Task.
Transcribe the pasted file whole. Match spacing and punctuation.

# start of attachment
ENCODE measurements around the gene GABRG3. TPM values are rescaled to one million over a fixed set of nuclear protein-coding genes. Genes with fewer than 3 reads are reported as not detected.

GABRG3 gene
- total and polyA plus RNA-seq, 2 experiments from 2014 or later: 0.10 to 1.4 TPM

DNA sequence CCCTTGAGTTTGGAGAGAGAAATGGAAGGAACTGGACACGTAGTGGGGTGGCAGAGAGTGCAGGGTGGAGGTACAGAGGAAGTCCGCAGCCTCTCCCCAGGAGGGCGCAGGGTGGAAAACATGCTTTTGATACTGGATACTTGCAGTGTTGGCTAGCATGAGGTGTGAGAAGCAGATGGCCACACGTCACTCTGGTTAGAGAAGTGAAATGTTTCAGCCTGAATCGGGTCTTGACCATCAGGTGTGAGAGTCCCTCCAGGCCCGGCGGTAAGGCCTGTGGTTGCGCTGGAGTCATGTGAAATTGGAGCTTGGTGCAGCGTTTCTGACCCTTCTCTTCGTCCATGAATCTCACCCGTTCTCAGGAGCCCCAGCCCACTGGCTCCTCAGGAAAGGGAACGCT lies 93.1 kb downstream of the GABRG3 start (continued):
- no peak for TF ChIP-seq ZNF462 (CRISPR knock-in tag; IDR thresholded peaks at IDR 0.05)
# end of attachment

ENCODE measurements around the gene GABRG3. TPM values are rescaled to one million over a fixed set of nuclear protein-coding genes. Genes with fewer than 3 reads are reported as not detected.

GABRG3 gene
- total and polyA plus RNA-seq, 2 experiments from 2014 or later: 0.10 to 1.4 TPM

DNA sequence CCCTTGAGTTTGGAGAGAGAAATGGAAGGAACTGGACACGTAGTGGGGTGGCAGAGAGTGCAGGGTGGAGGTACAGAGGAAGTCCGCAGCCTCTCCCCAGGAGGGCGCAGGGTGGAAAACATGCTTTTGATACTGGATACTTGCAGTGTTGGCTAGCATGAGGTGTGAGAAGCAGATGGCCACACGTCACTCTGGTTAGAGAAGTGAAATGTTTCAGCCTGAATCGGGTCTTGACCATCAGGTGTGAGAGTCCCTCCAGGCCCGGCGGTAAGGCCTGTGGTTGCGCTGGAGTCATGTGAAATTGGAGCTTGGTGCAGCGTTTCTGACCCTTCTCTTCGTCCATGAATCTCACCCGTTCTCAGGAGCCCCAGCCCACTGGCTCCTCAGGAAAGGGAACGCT lies 93.1 kb downstream of the GABRG3 start (continued):
- no peak for TF ChIP-seq ZNF462 (CRISPR knock-in tag; IDR thresholded peaks at IDR 0.05)